Andy Weiss, Logan Miller and Noah Miller co-wrote this crazy story with Yann Demange in the director’s chair, starring Matthew McConaughey, Merritt, Jennifer Jason Leigh and Bruce Dern.

It’s Detroit, 1984, and the city is suffering from every economic woe possible. Gangs and drug violence are just the tip of the iceberg in this decaying city run by corrupt politicians. Rick Sr. (McConaughey) is a gun dealer, using his shady ways to connect with and sell his wares, as he and his 15-year-old son bond over these illicit transactions.

To read the review in its entirety, go to https://www.daily-journal.com/life/entertainment/reel-talk-white-boy-rick/article_72f4a458-b6a0-11e8-9206-df3e6e258341.html

Filmmaker Michal Aviad talks about her empowering and realistic TIFF film “Working Woman”

September 5th, 2018 Posted by Film Festivals, Interviews 0 thoughts on “Filmmaker Michal Aviad talks about her empowering and realistic TIFF film “Working Woman””

Michal Aviad’s newest film, “Working Woman,” has its international premiere at the Toronto International Film Festival (TIFF) on Tuesday, Sept. 11. The film depicts the story of Orna (Liron Ben Shlush), a happily married woman who is financially struggling to make ends meet as she attempts to balance motherhood and career. With an opportunity to support the family and her husband’s opening of a new restaurant, Orna becomes a sales sensation for the real estate mogul Benny (Menashe Noy). The price she pays is higher than anticipated, combatting the advances of her boss while attempting to keep her job. This riveting and realistic portrayal of women in the work place is as disturbing and eye-opening as it is empowering. With extraordinary performances and an intuitively thought-provoking script co-written by Aviad, Sharon Azulay Eyal, and Michal Vinik, Aviad directs her cast to bring to light a subject matter that is timely and relevant while allowing others to more accurately understand a woman’s perspective and challenges in life.

I had a chance to talk with Aviad about her inspiration in developing such an intricately real story as well as her own empowering actions in life. Her strength both behind the camera and in the film industry elicits a sense of camaraderie and motivation to make a difference in our own communities right now.

WARNING: SPOILER ALERT AHEAD!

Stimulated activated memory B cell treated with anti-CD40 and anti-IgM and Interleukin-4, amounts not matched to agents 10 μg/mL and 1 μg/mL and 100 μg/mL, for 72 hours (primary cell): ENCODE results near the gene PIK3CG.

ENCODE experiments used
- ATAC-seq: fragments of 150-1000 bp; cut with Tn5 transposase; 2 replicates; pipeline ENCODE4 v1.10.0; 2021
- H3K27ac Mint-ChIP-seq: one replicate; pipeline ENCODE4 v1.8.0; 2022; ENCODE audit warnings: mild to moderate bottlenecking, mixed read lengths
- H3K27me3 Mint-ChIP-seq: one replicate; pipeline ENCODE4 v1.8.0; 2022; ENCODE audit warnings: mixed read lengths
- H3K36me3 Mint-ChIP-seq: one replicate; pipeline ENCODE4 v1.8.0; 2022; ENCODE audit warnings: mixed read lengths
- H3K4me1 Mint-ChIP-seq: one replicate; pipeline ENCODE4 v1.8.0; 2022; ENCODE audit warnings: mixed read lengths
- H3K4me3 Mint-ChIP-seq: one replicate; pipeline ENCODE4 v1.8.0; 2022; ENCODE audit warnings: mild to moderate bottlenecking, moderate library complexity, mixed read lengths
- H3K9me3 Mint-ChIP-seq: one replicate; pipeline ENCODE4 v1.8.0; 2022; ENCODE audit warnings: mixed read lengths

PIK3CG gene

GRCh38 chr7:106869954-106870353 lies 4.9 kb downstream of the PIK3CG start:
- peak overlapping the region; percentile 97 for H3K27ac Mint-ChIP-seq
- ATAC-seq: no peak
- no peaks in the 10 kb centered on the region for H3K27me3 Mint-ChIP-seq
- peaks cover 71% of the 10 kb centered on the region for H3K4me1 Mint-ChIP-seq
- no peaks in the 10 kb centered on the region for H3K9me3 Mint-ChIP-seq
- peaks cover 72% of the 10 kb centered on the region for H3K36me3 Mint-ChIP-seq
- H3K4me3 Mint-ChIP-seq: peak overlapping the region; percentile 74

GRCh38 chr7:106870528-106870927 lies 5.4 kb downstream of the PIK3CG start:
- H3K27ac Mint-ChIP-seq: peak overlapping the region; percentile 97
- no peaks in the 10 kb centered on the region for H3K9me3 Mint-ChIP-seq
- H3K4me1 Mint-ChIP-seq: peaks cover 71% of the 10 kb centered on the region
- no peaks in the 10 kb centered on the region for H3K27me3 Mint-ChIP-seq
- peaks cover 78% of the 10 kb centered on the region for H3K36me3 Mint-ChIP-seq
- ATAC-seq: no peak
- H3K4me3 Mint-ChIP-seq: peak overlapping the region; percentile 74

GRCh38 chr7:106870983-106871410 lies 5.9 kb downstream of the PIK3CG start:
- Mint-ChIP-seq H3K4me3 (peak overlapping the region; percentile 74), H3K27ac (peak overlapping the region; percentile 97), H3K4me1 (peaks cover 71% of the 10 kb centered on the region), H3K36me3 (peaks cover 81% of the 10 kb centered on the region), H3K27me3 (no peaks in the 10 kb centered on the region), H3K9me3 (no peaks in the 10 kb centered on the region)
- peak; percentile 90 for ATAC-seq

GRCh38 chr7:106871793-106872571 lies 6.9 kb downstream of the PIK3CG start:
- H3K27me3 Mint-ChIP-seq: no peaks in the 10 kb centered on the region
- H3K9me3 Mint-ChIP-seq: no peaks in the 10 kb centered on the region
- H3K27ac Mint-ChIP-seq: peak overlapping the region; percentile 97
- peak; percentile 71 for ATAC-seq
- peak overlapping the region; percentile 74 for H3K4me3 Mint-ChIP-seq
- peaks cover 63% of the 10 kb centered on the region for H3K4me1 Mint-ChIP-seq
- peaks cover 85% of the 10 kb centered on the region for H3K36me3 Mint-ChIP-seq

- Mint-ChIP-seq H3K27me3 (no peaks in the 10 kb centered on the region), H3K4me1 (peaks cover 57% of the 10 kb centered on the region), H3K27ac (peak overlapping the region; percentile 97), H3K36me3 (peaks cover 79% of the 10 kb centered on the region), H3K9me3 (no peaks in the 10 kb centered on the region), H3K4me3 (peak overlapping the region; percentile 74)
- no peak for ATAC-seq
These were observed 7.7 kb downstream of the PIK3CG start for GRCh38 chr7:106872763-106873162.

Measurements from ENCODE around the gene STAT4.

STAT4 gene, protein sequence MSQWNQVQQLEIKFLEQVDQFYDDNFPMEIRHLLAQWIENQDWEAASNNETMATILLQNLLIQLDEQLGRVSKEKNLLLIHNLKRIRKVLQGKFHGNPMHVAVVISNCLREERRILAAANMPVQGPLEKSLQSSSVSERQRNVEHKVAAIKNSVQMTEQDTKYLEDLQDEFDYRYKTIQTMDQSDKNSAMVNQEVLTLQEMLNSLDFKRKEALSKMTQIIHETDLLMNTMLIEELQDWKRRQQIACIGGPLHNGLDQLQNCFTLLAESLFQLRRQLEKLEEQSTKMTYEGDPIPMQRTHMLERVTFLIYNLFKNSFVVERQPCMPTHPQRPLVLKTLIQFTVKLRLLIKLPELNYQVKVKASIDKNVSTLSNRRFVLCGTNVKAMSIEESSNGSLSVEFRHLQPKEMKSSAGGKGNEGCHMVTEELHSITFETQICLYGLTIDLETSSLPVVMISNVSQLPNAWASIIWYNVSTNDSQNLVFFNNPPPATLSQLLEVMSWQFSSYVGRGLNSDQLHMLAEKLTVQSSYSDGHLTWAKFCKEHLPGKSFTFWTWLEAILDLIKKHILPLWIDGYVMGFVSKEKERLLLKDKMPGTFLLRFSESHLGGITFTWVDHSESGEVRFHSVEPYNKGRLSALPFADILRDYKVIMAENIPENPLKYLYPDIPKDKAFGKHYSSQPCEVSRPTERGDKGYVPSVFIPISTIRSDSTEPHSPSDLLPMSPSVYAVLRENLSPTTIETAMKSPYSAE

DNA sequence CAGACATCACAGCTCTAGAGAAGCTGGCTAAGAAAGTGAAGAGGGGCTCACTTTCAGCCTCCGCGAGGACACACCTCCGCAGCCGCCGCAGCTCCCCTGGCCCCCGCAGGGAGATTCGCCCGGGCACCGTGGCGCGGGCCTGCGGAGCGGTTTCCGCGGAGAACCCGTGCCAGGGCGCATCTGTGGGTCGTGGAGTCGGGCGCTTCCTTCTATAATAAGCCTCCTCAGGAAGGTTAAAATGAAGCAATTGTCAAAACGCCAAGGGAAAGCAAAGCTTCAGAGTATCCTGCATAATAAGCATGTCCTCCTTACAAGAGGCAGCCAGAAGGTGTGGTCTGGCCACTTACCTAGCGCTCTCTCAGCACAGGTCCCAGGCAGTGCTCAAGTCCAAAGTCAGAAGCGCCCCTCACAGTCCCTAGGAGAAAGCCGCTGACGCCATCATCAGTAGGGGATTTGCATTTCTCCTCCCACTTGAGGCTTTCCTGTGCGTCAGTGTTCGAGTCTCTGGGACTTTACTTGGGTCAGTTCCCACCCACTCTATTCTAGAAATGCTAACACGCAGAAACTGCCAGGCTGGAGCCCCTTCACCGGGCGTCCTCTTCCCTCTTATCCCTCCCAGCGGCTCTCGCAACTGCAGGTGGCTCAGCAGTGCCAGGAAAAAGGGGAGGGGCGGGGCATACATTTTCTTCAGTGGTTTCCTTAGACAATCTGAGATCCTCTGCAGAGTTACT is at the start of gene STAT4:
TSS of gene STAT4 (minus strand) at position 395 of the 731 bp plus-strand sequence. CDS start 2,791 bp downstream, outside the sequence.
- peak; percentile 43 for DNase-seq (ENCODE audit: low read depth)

Pamela Powell (PP): You’ve been in this industry long enough to see the tides begin to turn.  Looking back on your career, was any of this story inspired by your own life or observations?

Michal Aviad (MA):I worked ten years as a waitress, and since the late 1980’s as a filmmaker and film teacher. I’ve experienced many things at work and in life – from humiliating sexual comments to sexual abuse. Struggling to work as a woman filmmaker was and still often is accompanied by degrading behavior towards me as a woman. On the other hand, luckily, as an Independent Film Director, I don’t have bosses. In addition, I have been working with feminist colleagues for many years to bring issues of female equality into the national consciousness. For example, in our industry, two years ago, with The Israeli Forum of Women in Cinema & TV, I took part in writing a treaty which calls everyone to report sexual harassment at work and detail the actions that will be taken against harassers.

PP: Studying both literature and philosophy, how do these combine to help in creating such articulate and deep characters like Orna and her husband?

MA: The education I received in the Humanities helps me to understand the world. It also opened me to reading feminist philosophy and theory, as well as film theory. All those have shaped my values and outlook on society and cinema. In addition, for many years I’ve been making documentaries, which brought me to communities and women who belong to different classes and ethnicities than my own. Meeting people through work gave me the opportunity to deepen my thoughts and feelings about the ways gender issues manifest themselves.

In WORKING WOMAN, I wanted to understand how and why working relations between men and women, so often go wrong. I know women like Orna: talented and ambitious young mothers, who have to work full time to survive, but also strive for success at their jobs. I knew I wanted to tell a story about such a woman. Also, while writing I wanted to shape Orna and her husband as a loving couple, since I wanted my heroine to reject her boss’s advances because she is simply in love with another man, her husband. I wanted to make Ofer, Orna’s husband, lovable and sexy, and what is sexier for women (I wish men realized this) than a caring father? We were writing a story in which I wanted to find out how sexual harassment at work affects not only the victim’s soul, but also her relations with her entire environment. I wanted to find out why Orna and many women do not tell even loved ones about the struggle they go through.